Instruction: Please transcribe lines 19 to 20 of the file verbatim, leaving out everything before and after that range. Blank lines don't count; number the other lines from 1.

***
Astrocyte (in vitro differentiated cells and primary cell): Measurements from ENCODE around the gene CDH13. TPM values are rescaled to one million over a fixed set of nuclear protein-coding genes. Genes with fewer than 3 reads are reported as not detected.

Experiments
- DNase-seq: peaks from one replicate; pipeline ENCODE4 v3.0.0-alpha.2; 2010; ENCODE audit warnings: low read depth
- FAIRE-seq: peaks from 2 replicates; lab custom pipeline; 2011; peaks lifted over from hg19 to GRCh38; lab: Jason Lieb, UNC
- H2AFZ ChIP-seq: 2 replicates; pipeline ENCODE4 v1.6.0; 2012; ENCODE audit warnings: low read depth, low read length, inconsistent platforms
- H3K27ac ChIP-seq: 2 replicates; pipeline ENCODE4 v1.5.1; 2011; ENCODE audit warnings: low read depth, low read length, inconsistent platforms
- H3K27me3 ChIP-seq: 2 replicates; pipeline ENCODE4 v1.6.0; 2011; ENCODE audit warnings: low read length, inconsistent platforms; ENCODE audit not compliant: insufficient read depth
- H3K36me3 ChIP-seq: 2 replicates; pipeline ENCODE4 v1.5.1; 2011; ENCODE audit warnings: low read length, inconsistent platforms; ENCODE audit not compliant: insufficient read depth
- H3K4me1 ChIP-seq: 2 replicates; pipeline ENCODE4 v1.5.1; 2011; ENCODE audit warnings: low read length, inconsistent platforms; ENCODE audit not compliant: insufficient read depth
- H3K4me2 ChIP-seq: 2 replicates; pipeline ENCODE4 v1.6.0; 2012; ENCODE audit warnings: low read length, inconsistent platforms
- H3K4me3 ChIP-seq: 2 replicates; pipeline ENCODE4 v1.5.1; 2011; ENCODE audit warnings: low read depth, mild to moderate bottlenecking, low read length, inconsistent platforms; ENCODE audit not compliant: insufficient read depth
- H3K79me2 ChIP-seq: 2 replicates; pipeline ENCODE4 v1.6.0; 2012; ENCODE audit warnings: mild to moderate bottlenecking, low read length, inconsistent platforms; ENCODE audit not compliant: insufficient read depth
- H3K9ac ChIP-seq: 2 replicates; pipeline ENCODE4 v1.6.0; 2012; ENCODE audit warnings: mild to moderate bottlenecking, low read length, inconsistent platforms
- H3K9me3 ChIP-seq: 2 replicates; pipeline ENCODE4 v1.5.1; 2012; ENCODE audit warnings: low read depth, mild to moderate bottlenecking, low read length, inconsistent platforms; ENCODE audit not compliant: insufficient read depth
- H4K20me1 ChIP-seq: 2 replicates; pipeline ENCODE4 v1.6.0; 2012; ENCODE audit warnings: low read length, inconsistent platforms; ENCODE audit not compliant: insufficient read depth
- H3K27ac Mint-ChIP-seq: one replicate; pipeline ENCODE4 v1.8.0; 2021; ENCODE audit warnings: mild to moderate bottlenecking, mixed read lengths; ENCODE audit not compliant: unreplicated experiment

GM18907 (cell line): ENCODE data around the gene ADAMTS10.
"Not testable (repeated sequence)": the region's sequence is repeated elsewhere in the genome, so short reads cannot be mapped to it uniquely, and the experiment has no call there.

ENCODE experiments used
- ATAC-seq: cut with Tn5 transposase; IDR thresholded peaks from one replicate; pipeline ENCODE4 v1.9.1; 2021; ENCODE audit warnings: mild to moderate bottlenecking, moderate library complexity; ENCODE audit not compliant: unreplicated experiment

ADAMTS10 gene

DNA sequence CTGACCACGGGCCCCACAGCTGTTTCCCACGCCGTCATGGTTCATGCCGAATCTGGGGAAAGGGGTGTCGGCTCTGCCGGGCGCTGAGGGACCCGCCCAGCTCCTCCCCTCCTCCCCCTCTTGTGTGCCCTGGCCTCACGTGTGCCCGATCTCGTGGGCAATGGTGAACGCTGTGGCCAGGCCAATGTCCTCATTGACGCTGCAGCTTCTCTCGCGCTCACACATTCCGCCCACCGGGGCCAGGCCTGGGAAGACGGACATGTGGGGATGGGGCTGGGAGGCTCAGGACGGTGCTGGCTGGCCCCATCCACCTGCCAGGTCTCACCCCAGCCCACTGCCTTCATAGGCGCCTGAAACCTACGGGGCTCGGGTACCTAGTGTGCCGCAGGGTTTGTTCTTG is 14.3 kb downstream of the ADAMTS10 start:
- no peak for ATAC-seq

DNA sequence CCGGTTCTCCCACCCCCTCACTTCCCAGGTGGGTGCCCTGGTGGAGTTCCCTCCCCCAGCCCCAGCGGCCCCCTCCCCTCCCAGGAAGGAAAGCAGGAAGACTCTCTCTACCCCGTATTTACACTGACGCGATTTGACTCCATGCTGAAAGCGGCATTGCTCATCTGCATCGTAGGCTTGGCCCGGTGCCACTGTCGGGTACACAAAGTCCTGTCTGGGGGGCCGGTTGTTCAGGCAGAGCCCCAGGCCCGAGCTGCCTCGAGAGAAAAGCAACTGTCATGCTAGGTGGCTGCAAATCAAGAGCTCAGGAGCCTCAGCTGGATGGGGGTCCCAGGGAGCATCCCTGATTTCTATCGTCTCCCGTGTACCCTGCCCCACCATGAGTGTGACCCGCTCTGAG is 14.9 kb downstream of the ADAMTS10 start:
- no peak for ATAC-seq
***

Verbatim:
ENCODE experiments used
- ATAC-seq: cut with Tn5 transposase; IDR thresholded peaks from one replicate; pipeline ENCODE4 v1.9.1; 2021; ENCODE audit warnings: mild to moderate bottlenecking, moderate library complexity; ENCODE audit not compliant: unreplicated experiment